In his book The Spirit of the Disciplines, author Dallas Willard writes that being created in the image of God means that we have been given a measure of independent power. “Without such power, we absolutely could not resemble God in the close manner he intended, or could we be God’s co-workers,” Willard explains. “The locus or depository of this necessary power is the human body.”
In a sense, the human body is our kingdom. It is the domain through which we act upon our desires and exercise the authority of the human will. God’s work of redemption will culminate in the resurrection of our physical bodies (see 1 Cor. 15:52; Rev. 20:4–6). It is not surprising, then, that the apostle Paul should describe the offering of our bodies in service to God as an act of worship (Rom. 12:1). Under the law of Moses worshipers brought sacrifices and offerings to the tabernacle and later to the temple. These offerings not only expressed the worshiper’s devotion to God, they foreshadowed the offering of Jesus Christ as a sacrifice for sin. Now that Christ has come, offering still has a place in the believer’s worship. Those who know Christ as Savior present themselves to God in devoted obedience.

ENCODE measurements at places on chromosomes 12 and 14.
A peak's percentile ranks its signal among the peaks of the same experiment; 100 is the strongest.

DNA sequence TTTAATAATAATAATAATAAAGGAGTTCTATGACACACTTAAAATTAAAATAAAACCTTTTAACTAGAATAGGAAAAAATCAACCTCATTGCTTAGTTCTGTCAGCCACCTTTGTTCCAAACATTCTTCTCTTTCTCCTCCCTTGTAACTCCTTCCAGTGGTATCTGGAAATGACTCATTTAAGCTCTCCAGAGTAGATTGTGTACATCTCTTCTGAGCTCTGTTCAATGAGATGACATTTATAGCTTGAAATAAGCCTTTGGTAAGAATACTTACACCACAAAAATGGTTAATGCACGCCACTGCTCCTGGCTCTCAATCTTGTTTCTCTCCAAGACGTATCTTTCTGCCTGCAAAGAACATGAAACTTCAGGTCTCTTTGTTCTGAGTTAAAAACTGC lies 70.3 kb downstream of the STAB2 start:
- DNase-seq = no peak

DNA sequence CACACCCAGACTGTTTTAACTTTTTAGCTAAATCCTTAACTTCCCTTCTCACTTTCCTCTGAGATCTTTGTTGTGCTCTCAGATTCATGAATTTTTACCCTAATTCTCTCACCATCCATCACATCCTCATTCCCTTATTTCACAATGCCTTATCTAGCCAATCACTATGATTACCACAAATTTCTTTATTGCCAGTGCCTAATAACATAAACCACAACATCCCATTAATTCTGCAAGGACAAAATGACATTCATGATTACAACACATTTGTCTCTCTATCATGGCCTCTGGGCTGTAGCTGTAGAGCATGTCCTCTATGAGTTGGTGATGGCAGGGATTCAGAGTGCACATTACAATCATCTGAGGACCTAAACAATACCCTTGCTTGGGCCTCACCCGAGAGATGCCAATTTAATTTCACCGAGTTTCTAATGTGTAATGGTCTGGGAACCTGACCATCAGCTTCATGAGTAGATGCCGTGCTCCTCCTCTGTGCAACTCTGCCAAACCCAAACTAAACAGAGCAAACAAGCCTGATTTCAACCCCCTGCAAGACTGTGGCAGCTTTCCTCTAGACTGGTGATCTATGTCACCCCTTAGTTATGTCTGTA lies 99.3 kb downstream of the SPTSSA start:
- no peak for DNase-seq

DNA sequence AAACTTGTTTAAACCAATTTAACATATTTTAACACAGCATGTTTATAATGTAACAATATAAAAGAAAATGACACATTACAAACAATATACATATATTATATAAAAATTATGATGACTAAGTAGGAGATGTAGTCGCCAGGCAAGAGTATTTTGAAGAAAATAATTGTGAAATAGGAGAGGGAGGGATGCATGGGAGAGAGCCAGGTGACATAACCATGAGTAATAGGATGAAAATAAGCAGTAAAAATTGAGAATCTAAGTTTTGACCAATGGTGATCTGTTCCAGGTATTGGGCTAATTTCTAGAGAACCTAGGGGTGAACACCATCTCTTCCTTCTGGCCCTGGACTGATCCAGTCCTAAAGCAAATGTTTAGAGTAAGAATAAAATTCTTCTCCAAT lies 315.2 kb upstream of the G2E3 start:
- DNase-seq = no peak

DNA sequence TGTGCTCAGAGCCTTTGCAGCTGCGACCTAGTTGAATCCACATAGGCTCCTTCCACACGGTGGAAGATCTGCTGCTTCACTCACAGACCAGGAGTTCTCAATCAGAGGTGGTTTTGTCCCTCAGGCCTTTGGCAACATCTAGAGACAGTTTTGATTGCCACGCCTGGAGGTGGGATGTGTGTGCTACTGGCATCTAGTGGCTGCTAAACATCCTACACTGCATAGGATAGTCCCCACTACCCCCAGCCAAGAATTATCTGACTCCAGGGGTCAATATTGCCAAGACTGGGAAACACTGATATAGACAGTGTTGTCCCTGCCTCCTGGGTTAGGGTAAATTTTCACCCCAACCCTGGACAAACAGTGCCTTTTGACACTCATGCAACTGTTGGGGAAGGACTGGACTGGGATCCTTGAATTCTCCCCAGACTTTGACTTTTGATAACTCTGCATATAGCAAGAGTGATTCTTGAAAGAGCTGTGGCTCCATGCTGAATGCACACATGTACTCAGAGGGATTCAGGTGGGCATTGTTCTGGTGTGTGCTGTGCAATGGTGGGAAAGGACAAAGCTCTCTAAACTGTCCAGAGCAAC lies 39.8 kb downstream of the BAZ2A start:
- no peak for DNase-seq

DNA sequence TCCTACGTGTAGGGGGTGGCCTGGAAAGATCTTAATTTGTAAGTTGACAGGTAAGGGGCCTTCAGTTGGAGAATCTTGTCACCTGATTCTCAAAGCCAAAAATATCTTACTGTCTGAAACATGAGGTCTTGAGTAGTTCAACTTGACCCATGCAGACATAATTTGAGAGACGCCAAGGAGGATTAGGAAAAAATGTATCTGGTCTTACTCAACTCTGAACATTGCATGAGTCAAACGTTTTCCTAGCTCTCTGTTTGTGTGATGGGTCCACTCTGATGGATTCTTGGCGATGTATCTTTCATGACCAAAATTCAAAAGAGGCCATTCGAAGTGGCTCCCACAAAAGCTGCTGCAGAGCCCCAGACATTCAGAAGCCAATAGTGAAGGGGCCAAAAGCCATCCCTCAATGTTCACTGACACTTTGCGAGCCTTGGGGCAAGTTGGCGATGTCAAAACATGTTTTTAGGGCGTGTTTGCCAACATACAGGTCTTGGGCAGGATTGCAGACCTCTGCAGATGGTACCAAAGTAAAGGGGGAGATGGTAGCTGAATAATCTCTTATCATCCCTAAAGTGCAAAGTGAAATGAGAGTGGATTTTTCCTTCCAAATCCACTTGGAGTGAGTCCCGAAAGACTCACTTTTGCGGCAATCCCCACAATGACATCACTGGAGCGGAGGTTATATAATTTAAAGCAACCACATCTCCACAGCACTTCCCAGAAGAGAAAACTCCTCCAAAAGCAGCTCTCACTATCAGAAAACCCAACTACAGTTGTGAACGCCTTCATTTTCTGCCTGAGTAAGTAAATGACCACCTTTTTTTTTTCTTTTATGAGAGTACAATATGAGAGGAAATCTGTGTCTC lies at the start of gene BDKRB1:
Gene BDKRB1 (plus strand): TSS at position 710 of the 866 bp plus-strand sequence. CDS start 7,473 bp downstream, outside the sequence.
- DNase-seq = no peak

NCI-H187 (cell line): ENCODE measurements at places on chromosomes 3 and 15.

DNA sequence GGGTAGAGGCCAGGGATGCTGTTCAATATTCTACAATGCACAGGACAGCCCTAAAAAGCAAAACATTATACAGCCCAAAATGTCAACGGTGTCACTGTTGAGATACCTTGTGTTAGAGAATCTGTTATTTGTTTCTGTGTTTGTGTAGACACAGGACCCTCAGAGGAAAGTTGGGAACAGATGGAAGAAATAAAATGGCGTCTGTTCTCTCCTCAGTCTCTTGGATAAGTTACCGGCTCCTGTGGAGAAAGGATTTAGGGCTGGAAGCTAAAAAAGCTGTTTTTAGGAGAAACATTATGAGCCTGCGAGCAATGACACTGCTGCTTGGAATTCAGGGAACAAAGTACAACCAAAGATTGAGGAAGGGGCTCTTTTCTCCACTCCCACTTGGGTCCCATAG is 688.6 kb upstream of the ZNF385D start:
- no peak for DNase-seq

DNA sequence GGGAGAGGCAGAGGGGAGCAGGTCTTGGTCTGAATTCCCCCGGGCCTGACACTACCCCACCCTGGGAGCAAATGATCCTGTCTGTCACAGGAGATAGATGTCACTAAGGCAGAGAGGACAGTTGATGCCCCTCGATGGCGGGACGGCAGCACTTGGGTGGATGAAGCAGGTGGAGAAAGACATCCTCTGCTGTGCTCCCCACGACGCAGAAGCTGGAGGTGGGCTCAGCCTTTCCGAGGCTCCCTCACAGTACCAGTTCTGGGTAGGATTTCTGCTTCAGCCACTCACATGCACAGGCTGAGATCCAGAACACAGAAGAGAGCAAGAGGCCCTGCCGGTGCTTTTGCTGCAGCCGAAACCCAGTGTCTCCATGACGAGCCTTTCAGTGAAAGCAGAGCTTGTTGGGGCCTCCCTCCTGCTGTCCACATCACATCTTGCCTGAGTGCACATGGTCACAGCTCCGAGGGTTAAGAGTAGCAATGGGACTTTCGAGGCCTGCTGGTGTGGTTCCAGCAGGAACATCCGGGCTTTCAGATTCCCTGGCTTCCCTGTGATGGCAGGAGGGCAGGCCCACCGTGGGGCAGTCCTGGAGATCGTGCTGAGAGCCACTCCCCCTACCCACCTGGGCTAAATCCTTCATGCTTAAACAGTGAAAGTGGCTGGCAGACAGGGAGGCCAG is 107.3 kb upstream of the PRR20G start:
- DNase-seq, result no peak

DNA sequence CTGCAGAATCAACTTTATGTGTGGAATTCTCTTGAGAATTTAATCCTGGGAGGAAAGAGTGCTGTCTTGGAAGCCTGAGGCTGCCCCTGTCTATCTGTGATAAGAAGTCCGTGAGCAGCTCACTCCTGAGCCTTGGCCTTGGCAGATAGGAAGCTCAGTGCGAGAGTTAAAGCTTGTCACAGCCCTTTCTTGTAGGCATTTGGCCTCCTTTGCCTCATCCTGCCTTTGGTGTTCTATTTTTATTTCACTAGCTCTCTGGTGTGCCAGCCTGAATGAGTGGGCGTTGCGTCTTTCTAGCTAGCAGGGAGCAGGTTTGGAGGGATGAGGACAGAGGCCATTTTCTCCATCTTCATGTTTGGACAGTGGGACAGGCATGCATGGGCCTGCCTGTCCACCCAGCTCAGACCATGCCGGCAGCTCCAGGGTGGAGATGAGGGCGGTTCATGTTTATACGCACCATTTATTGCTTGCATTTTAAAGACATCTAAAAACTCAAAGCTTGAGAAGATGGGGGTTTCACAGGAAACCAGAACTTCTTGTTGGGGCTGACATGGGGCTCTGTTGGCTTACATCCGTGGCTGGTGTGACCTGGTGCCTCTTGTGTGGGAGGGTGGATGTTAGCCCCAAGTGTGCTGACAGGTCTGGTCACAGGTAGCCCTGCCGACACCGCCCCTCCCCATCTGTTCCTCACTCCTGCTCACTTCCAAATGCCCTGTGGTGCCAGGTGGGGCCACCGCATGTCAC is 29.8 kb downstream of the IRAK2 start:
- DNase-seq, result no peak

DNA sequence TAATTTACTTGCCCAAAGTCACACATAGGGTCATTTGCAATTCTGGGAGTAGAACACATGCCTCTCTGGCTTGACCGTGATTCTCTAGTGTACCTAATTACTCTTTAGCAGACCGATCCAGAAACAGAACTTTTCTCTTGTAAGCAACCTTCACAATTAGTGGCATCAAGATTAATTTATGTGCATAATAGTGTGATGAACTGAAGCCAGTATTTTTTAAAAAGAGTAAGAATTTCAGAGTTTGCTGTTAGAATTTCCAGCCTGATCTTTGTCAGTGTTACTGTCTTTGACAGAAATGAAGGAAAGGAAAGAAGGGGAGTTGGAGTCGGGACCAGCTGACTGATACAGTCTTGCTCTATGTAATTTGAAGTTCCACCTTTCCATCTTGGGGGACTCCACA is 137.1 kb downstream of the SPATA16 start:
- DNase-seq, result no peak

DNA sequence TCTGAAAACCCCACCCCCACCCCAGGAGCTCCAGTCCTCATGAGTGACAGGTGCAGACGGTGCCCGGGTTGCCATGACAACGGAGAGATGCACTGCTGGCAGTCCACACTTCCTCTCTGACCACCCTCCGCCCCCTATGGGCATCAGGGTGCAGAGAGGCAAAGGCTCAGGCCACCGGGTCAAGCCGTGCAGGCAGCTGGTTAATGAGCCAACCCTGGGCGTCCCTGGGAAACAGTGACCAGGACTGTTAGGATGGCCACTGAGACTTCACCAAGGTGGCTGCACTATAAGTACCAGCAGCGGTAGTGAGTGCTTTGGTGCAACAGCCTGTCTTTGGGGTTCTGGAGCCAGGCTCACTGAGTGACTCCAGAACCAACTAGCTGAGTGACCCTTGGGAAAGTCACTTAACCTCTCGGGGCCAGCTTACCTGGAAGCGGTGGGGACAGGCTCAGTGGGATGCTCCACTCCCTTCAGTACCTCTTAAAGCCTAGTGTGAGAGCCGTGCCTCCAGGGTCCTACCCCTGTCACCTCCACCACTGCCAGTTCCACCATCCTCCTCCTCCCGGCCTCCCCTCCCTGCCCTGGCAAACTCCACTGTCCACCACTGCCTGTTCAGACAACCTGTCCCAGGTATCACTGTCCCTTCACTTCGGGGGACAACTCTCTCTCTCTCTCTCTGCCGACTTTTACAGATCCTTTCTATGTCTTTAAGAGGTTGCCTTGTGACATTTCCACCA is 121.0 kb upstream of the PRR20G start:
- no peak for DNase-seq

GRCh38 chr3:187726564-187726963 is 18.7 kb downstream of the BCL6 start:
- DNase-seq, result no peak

The way that we use our body has important spiritual implications. Scan the magazine rack in the local market and you might think that the primary function of the body is to be displayed. Others live sensual lives, assuming that the only real purpose of the body is to be enjoyed. The extreme measures used to extend life by the medical profession could suggest that the body is primarily something to be preserved, while the use of aborted fetuses in stem cell research implies that it is merely something to be harvested.
The Bible provides us with a balanced, true perspective. The body is not an end in itself. It is not the sum total of a person’s existence. But it is important. “The body,” the apostle Paul declares, “is for the Lord” (1 Cor. 6:13).